She applied the “Page 99 Test” to her new book, The Feminist Promise: 1792 to the Present, and reported the following:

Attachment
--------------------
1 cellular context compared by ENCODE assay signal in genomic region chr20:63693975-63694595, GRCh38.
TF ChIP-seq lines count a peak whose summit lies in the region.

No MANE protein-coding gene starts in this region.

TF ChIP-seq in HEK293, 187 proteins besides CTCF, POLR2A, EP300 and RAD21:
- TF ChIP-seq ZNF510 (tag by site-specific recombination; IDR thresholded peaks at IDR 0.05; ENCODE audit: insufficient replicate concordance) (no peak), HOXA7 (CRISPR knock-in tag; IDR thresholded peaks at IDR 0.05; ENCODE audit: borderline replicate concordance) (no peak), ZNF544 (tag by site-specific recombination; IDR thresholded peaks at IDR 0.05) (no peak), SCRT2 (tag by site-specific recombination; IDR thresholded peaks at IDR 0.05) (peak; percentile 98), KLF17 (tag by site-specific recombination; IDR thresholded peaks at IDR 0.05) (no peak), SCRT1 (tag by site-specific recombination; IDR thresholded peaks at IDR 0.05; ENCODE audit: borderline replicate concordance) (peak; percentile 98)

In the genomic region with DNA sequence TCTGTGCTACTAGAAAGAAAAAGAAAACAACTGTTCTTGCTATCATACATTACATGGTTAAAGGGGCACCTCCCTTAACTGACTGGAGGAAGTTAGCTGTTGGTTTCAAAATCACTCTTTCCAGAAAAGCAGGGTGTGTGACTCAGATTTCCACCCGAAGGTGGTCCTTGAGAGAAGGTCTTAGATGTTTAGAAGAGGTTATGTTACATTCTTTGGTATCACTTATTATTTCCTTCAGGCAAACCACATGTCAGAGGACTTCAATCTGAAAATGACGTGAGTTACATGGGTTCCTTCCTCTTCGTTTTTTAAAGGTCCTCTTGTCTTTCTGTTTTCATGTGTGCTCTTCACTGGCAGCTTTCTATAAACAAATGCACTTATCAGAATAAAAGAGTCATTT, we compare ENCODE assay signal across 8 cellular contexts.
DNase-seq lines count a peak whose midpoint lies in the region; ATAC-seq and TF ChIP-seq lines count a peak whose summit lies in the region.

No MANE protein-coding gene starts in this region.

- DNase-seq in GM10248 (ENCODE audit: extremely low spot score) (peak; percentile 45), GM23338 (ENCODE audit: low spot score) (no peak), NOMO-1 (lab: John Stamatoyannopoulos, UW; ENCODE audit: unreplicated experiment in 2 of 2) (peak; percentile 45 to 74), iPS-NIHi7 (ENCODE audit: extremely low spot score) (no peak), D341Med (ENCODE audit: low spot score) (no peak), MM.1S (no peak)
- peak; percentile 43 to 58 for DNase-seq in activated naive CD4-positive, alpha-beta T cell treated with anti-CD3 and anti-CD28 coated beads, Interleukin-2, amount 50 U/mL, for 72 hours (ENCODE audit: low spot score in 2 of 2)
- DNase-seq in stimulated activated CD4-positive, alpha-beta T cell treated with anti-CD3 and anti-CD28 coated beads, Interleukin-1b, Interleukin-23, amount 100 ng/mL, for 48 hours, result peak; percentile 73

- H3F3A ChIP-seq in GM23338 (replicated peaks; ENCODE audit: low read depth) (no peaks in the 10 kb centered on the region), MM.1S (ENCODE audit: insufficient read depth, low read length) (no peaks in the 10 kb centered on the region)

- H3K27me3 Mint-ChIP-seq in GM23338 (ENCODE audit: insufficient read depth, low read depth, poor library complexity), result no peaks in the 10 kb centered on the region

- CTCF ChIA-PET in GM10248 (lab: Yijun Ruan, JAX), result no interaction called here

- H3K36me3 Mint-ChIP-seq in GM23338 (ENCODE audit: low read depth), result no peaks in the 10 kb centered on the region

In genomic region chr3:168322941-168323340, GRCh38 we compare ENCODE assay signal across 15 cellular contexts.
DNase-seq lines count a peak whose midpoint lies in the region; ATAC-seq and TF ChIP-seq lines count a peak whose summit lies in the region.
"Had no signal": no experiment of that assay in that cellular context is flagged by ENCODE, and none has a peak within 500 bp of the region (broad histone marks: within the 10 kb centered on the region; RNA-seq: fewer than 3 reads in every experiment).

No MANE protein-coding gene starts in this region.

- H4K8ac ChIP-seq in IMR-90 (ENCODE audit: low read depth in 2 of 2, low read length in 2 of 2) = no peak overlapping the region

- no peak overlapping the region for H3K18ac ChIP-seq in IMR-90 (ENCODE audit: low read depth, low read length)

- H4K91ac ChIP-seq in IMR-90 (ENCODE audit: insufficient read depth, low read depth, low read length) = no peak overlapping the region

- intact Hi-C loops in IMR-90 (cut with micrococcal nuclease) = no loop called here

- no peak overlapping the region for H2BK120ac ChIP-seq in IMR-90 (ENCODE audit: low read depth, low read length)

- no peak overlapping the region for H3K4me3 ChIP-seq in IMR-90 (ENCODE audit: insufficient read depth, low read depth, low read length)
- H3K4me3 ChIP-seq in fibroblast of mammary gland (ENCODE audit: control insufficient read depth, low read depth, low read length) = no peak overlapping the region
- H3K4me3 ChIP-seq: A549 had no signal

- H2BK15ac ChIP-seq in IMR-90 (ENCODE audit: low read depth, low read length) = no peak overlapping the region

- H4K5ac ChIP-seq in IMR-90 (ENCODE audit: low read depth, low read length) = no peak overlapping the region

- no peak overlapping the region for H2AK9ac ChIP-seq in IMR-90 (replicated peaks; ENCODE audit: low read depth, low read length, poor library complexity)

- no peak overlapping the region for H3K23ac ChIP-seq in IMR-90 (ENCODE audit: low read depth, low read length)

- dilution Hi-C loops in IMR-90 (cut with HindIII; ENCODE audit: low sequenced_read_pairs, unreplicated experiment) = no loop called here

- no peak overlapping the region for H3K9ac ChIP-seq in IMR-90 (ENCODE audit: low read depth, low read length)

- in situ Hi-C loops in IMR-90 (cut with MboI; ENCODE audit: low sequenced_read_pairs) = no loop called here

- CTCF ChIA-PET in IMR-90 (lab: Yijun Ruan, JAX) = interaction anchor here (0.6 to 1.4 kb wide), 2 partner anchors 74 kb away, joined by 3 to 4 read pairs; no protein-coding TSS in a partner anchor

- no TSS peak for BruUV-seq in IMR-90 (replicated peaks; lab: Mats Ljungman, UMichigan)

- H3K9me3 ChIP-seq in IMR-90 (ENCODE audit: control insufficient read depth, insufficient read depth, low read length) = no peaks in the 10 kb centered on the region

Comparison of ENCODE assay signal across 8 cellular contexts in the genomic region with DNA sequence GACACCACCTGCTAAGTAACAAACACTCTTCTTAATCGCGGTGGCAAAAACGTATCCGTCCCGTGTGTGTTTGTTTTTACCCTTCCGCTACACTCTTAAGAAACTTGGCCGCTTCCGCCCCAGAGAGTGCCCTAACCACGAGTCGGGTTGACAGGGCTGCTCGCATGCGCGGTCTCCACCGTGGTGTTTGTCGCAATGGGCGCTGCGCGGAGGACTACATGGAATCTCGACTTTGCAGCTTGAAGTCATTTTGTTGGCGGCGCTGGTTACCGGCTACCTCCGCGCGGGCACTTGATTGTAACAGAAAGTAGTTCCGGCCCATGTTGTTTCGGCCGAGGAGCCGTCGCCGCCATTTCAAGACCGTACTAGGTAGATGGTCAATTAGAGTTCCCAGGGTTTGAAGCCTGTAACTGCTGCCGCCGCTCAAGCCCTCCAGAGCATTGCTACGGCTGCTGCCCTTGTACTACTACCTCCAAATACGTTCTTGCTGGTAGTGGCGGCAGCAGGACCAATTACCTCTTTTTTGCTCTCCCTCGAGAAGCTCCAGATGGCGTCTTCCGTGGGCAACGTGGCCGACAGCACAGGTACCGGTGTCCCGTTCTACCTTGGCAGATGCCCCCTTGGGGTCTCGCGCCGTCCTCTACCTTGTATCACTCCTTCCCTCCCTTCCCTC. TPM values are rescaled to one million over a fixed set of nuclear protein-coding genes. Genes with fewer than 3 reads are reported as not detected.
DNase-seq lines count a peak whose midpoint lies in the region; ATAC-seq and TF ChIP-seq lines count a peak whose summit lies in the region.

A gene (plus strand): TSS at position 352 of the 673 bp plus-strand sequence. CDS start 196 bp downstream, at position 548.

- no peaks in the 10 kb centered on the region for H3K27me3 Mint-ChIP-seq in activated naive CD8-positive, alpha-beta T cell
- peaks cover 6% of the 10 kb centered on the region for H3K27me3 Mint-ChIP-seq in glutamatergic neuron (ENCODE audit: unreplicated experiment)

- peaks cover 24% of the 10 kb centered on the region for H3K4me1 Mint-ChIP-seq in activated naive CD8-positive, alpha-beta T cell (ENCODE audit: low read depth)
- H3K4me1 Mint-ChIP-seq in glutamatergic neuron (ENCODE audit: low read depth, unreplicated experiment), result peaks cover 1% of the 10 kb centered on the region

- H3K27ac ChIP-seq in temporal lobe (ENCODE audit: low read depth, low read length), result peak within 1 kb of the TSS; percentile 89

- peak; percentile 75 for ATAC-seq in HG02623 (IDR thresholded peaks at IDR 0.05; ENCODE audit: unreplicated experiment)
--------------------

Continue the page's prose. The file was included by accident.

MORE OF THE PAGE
Open up The Feminist Promise to p. 99 and you have a story about a woman you never heard of, Belva Lockwood, and her machinations in the 1870s in Washington DC to catapult out of obscurity into the ranks of the movers and shakers. You see how hard it was for a woman to do anything besides toil in obscurity, and how hard she worked her connections to become (and you learn this on that very page) one of a handful of women admitted to law schools and then the bar, and then (and here's the kicker) the first woman to be admitted before the bar of the Supreme Court. Most of the book is about the twentieth century, so maybe it's not the best place to begin; but you do get a sense of the book's preference for odd characters and of my interest in writing about how politics shaped the fullness of lives. The Feminist Promise tries to make feminism a living, breathing, argumentative matter.Read an excerpt from The Feminist Promise, and learn more about the book at the publisher's website.